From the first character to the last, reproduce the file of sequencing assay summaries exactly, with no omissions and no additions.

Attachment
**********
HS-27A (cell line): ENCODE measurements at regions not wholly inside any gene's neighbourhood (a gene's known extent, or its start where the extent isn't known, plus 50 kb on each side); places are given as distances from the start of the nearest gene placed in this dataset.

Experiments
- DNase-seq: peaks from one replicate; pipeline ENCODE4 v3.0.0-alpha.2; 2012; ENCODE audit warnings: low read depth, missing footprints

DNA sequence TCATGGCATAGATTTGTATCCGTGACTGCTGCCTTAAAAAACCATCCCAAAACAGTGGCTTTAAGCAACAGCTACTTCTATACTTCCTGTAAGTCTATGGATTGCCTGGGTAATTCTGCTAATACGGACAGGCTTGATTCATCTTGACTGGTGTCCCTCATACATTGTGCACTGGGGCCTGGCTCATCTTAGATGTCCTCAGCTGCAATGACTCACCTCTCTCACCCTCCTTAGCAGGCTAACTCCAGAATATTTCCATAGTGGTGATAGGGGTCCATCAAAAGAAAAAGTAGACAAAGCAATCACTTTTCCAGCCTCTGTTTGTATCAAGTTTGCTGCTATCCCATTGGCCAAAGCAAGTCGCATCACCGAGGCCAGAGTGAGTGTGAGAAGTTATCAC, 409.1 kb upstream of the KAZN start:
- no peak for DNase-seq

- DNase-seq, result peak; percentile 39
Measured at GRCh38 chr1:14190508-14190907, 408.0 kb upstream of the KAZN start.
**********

HS-27A (cell line): ENCODE measurements at regions not wholly inside any gene's neighbourhood (a gene's known extent, or its start where the extent isn't known, plus 50 kb on each side); places are given as distances from the start of the nearest gene placed in this dataset.

Experiments
- DNase-seq: peaks from one replicate; pipeline ENCODE4 v3.0.0-alpha.2; 2012; ENCODE audit warnings: low read depth, missing footprints

DNA sequence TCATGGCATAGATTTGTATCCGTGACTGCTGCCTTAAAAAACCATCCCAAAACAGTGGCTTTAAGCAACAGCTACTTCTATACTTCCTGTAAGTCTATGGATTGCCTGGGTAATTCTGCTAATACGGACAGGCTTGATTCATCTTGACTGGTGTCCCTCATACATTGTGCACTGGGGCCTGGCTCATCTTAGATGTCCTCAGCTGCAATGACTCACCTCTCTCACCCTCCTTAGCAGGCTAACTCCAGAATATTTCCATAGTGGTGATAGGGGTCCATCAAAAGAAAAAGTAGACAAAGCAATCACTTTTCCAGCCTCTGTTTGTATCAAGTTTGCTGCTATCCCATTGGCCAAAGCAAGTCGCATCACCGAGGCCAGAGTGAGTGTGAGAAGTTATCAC, 409.1 kb upstream of the KAZN start:
- no peak for DNase-seq

- DNase-seq, result peak; percentile 39
Measured at GRCh38 chr1:14190508-14190907, 408.0 kb upstream of the KAZN start.